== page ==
CHP: Dump truck in Santa Rosa crash was overweight, in need of brake repairs

A runaway dump truck hauling fire debris that injured seven in a fiery crash in Fountaingrove last February was overweight and only five of its eight brakes worked properly, CHP investigators revealed this week.

The lead contractor on the Fountaingrove cleanup disputed the findings Friday. The truck recently had its brakes serviced and was carrying a load within its allowable weight limits on the day of the crash, according to ECC, a contractor on the government-directed cleanup of debris from the October wildfires.

Santa Rosa police are set to release a full report on the 10-vehicle wreck in the coming days. In the meantime, a specialized unit with the California Highway Patrol assisting in the investigation has found the four-axle 2009 Kenworth heavy-duty truck, owned by Flores Trucking Co., of Vallejo, was overdue for service and above its Department of Transportation-set weight limit.

Santa Rosa police have yet to release the exact weight of the truck or confirm the truck’s load capacity while the CHP report on the truck’s mechanical function is reviewed further. The details are critical to Santa Rosa police investigators attempting to determine what caused the Feb. 5 crash at the intersection of Fountaingrove Parkway and Mendocino Avenue, which sent three people to the hospital with critical injuries.

ECC believes its subcontractor’s truck was below its maximum allowable weight, which it states was 65,000 pounds. Relying on measurements taken within days of the crash, an official with the Burlingame-based company said the truck had a total weight of 63,540 pounds, meaning it was nearing capacity but had room to spare.

The burned contents of the truck measured 36,000 pounds when they were weighed after the crash, said August Ochabauer, ECC’s vice president of operations. Records from Republic Services, which operates the Sonoma County Central Landfill, show the truck weighed ?27,540 pounds unloaded. Combined, the figures indicate the truck was within legal limits, Ochabauer said.

The discrepancy between CHP’s assertions, provided by Sgt. Ed Clarke of the Golden Gate Division, and weights furnished by ECC could not be resolved Friday. A spokesman for Santa Rosa police did not return multiple messages left about the forthcoming crash report.

“We think all the weight information before shows that the truck was not overweight,” said Ochabauer. “We don’t know the full contents of the truck and some of the truck melted … but that’s information from a month and a half ago, and I’ll be interested to see how they got to that in their report.

“Until we get the report and actually look at the data,” he added, “we’re not able to say who’s right and who’s wrong.”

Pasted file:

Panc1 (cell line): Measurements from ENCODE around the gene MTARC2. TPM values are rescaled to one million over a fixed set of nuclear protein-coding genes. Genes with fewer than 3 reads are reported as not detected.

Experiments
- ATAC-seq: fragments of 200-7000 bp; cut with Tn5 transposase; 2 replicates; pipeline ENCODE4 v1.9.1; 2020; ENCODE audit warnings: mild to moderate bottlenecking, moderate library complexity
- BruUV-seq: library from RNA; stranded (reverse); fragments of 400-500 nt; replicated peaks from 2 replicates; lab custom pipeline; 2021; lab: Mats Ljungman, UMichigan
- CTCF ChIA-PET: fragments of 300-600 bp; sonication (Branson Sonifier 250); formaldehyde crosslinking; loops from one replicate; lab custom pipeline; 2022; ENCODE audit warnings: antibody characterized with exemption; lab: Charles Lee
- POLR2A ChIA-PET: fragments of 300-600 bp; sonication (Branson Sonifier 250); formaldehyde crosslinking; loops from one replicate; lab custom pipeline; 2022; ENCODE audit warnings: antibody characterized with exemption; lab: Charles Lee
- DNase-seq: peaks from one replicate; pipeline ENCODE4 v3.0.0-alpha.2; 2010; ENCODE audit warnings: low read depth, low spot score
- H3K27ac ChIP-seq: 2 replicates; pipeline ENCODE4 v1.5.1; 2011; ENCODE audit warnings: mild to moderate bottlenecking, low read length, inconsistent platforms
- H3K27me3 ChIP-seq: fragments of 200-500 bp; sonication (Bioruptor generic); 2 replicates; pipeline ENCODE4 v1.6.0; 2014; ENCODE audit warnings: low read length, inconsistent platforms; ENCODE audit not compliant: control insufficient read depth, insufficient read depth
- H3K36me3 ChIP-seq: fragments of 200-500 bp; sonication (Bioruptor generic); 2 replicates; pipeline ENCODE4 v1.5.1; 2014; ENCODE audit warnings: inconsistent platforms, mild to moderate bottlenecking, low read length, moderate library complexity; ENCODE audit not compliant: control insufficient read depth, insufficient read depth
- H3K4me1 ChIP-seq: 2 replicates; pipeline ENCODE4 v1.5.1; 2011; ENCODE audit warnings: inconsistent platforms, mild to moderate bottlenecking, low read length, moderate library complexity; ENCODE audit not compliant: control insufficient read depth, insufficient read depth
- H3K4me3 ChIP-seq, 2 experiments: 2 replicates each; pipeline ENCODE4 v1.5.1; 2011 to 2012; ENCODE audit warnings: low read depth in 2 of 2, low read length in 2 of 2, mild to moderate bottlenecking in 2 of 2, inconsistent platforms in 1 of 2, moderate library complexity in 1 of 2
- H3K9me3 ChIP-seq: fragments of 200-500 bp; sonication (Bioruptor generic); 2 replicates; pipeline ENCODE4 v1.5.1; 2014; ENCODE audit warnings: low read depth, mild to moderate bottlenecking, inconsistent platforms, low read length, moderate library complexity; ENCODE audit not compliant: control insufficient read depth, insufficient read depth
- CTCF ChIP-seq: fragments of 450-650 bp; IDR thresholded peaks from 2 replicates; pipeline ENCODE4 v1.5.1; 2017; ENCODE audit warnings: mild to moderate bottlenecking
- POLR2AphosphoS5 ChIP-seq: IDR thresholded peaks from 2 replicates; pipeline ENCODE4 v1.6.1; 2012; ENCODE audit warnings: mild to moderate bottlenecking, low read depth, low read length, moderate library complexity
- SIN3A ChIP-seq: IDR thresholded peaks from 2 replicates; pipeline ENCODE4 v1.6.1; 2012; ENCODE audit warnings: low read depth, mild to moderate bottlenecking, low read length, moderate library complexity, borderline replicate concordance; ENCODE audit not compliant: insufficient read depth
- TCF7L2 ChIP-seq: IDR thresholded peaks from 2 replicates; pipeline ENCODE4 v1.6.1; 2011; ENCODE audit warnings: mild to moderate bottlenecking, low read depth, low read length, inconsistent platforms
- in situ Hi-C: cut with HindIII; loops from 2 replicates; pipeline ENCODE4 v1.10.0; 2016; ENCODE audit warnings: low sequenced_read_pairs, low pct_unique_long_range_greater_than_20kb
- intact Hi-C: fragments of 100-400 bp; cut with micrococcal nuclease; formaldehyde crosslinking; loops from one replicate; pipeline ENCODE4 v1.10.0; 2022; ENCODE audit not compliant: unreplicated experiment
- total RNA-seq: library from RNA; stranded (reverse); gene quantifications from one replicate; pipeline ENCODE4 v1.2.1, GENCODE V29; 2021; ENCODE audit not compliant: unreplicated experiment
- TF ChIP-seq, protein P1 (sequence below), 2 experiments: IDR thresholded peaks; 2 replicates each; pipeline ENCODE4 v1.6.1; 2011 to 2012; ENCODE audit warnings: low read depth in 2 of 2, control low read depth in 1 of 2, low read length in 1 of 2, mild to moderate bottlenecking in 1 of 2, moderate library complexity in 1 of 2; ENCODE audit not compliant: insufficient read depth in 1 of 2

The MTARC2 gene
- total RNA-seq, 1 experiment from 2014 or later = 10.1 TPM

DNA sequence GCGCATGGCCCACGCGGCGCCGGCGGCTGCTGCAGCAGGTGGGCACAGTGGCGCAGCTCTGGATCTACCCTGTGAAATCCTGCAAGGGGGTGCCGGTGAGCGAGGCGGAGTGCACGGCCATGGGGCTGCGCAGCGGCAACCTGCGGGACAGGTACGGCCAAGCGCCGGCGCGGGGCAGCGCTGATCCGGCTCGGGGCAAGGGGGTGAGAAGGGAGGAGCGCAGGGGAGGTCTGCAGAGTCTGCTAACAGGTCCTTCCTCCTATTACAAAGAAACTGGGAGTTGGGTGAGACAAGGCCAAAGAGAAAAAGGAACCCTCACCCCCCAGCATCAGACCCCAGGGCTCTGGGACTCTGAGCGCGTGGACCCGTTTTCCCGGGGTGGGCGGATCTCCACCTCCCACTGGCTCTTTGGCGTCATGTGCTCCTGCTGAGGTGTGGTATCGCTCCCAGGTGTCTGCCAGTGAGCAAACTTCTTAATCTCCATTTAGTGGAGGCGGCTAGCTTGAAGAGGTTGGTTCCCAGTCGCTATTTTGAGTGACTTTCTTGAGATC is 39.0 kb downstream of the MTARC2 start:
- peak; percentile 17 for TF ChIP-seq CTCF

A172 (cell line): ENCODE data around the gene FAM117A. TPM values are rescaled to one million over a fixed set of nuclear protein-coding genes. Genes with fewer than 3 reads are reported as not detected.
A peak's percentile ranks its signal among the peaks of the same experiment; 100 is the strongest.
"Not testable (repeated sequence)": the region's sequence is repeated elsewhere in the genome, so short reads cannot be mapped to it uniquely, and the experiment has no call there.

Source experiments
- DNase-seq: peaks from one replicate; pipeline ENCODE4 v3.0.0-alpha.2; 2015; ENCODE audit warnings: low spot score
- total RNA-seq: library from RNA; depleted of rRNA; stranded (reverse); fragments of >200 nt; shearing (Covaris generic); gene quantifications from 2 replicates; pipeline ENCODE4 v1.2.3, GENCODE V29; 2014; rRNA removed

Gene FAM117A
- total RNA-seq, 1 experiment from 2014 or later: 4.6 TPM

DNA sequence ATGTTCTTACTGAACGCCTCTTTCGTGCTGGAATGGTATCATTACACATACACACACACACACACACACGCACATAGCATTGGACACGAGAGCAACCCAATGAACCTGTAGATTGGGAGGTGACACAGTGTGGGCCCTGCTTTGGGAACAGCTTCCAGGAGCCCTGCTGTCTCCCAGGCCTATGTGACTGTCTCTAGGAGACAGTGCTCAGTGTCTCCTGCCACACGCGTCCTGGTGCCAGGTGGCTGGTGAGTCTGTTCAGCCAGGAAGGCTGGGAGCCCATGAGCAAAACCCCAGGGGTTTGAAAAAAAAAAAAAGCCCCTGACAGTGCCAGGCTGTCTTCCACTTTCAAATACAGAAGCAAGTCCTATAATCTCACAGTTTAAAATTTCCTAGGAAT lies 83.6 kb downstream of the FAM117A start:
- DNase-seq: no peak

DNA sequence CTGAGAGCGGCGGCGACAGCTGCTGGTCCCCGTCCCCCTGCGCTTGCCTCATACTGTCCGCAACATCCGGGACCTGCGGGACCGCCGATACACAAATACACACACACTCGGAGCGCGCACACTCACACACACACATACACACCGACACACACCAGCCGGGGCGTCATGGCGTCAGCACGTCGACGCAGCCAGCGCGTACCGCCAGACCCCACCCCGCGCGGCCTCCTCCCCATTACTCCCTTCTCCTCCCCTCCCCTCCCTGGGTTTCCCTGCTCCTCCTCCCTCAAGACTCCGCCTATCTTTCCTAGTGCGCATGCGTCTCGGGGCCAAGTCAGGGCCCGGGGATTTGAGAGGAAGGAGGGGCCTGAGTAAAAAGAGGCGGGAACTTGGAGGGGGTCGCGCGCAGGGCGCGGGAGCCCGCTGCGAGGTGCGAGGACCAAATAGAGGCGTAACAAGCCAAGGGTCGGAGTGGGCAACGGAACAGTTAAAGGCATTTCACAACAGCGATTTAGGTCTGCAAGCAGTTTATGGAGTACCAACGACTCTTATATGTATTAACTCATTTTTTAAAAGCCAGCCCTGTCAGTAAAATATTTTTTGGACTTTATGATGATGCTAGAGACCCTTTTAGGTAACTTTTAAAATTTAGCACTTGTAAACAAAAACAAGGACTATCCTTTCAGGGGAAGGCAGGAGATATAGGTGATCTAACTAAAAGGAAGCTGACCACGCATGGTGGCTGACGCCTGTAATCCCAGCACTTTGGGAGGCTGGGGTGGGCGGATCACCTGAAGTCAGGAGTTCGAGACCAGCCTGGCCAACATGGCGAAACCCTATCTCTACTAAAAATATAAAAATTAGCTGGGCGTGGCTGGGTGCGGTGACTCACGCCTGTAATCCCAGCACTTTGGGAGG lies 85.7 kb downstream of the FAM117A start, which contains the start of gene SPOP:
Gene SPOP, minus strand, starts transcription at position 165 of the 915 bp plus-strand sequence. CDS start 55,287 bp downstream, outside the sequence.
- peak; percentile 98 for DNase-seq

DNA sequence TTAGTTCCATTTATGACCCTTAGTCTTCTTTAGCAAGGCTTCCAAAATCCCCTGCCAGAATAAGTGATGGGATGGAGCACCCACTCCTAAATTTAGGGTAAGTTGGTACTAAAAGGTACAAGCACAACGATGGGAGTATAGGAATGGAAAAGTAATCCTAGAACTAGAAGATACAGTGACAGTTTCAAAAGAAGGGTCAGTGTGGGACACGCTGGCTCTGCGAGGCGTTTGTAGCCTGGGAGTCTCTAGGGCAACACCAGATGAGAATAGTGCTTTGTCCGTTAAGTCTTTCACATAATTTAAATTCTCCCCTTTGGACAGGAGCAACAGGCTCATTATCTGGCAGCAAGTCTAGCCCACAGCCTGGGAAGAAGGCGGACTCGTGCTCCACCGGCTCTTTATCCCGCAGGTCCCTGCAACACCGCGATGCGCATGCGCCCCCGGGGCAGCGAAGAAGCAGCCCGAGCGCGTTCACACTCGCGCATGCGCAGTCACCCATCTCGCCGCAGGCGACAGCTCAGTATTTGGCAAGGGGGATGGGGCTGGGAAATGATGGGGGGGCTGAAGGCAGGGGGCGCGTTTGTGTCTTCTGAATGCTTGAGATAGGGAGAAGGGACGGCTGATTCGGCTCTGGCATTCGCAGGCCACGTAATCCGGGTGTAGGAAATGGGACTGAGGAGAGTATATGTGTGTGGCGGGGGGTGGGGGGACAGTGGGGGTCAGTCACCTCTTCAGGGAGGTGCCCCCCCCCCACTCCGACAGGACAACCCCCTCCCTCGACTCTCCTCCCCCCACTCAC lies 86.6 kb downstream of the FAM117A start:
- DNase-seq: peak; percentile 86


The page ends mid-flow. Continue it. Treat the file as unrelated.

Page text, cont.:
Truck weight data in and out of the Sonoma County landfill, documented by Republic Services and obtained through the California Public Records Act, shows the truck involved in the accident dropped six loads of fire debris between Jan. 22 and Jan. 27. Its weights never exceeded its purported 65,000-pound maximum, with its last measure - its heaviest - coming in at ?60,680 pounds.

Ochabauer also said he understood the truck had undergone routine brake adjustments in the weeks preceding the accident. After the violent crash, the U.S. Army Corps of Engineers requested ECC temporarily halt cleanup efforts to review safety and perform brake inspections on its fleet of debris trucks.

The driver of the truck, Francisco Albert Rodriguez, 45, of Sunnyvale, had a valid commercial driver’s license and was not under the influence of drugs or alcohol, according to police. He had worked only a few hours when he descended a steep hill and went through a red light into oncoming traffic. He later told officers his brakes failed.

A man who declined to give his name Friday answered a number listed for Flores Truck Co., but denied subcontracting on the debris cleanup efforts, any involvement in the truck accident or knowing the driver.

The three critically injured patients have all been released from the hospital. One, Barbara Schmidt, 76, was discharged within the past two weeks. Her wife, Nikki Winovich, said Schmidt nearly died on more than one occasion, is paralyzed from the accident and remains in a rehabilitation center.

“It’s been hellish,” said Winovich. “It’s been a life-changing event for us.”

The afternoon of the crash, ECC installed two electronic signs along Fountaingrove Parkway urging debris haulers to reduce speeds to 25 miles per hour. Cleanup operations resumed the next day, and returned to full capacity by week’s end.

You can reach Staff Writer Kevin Fixler at 707-521-5336.

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